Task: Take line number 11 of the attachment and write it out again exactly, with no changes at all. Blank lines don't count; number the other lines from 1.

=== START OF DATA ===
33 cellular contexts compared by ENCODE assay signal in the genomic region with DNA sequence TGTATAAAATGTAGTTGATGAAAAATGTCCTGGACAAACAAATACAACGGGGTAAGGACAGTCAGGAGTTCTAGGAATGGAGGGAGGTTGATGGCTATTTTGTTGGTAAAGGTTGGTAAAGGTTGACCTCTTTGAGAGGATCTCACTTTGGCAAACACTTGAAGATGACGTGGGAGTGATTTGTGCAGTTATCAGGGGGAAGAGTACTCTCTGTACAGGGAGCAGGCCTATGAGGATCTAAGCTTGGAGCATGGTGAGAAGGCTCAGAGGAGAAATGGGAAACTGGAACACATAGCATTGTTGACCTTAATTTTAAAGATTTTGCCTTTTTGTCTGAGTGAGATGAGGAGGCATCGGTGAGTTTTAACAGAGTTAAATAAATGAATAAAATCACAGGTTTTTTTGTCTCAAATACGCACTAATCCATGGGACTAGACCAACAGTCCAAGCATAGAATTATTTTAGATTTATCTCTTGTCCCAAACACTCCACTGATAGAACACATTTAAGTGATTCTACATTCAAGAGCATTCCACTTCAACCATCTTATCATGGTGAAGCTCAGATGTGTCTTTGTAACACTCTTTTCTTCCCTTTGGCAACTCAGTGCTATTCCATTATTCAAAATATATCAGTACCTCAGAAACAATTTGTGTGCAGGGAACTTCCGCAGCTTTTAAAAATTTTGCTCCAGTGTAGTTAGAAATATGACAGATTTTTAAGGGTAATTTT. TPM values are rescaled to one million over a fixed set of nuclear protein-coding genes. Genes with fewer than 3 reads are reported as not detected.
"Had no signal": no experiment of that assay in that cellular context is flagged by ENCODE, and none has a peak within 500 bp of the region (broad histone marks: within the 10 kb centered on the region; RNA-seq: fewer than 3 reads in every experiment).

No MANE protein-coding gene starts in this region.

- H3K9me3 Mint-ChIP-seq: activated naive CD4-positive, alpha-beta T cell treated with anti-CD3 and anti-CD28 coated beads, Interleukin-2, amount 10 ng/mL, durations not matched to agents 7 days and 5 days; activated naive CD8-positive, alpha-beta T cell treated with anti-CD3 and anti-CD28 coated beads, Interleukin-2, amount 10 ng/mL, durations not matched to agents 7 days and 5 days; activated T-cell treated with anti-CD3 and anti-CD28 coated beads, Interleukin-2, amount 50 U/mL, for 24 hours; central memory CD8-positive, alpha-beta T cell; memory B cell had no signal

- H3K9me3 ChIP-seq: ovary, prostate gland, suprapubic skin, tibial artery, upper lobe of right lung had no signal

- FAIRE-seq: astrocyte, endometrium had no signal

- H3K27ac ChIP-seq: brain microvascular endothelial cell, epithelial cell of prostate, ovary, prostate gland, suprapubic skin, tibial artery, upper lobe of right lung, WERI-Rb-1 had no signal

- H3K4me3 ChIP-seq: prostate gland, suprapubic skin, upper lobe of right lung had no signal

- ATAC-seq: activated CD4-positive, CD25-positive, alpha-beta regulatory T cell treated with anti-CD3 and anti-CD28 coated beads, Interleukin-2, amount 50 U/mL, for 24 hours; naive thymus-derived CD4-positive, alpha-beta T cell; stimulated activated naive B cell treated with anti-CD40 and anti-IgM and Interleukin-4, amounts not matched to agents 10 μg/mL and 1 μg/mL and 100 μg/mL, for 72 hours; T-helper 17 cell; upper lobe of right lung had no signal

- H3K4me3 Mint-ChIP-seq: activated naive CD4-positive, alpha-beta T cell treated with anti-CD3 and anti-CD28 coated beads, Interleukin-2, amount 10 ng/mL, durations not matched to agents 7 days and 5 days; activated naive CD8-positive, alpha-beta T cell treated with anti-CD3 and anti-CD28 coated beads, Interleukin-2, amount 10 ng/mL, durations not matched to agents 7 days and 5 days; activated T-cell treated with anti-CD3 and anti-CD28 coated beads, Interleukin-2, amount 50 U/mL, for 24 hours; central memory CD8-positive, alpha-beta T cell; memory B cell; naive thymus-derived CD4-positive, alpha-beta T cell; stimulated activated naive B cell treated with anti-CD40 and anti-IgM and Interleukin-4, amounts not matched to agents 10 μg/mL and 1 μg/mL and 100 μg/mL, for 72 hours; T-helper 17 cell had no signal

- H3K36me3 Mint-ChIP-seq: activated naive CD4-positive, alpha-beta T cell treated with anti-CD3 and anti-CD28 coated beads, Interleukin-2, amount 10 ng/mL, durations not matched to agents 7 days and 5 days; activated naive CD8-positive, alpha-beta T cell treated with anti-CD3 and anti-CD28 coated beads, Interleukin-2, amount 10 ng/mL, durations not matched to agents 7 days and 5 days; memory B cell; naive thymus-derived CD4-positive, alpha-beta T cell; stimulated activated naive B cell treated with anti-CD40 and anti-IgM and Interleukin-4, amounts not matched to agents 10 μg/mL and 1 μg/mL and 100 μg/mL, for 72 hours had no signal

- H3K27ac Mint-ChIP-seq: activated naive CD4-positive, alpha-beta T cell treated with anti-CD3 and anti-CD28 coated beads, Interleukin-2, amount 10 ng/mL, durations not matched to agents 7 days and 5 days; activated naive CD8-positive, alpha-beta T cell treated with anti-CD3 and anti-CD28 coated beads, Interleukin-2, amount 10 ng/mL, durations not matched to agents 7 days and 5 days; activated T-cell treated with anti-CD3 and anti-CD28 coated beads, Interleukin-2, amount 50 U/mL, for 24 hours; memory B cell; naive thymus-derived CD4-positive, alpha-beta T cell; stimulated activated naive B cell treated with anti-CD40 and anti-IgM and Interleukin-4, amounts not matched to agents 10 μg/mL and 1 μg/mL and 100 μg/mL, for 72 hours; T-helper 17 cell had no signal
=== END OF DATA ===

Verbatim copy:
- H3K36me3 Mint-ChIP-seq: activated naive CD4-positive, alpha-beta T cell treated with anti-CD3 and anti-CD28 coated beads, Interleukin-2, amount 10 ng/mL, durations not matched to agents 7 days and 5 days; activated naive CD8-positive, alpha-beta T cell treated with anti-CD3 and anti-CD28 coated beads, Interleukin-2, amount 10 ng/mL, durations not matched to agents 7 days and 5 days; memory B cell; naive thymus-derived CD4-positive, alpha-beta T cell; stimulated activated naive B cell treated with anti-CD40 and anti-IgM and Interleukin-4, amounts not matched to agents 10 μg/mL and 1 μg/mL and 100 μg/mL, for 72 hours had no signal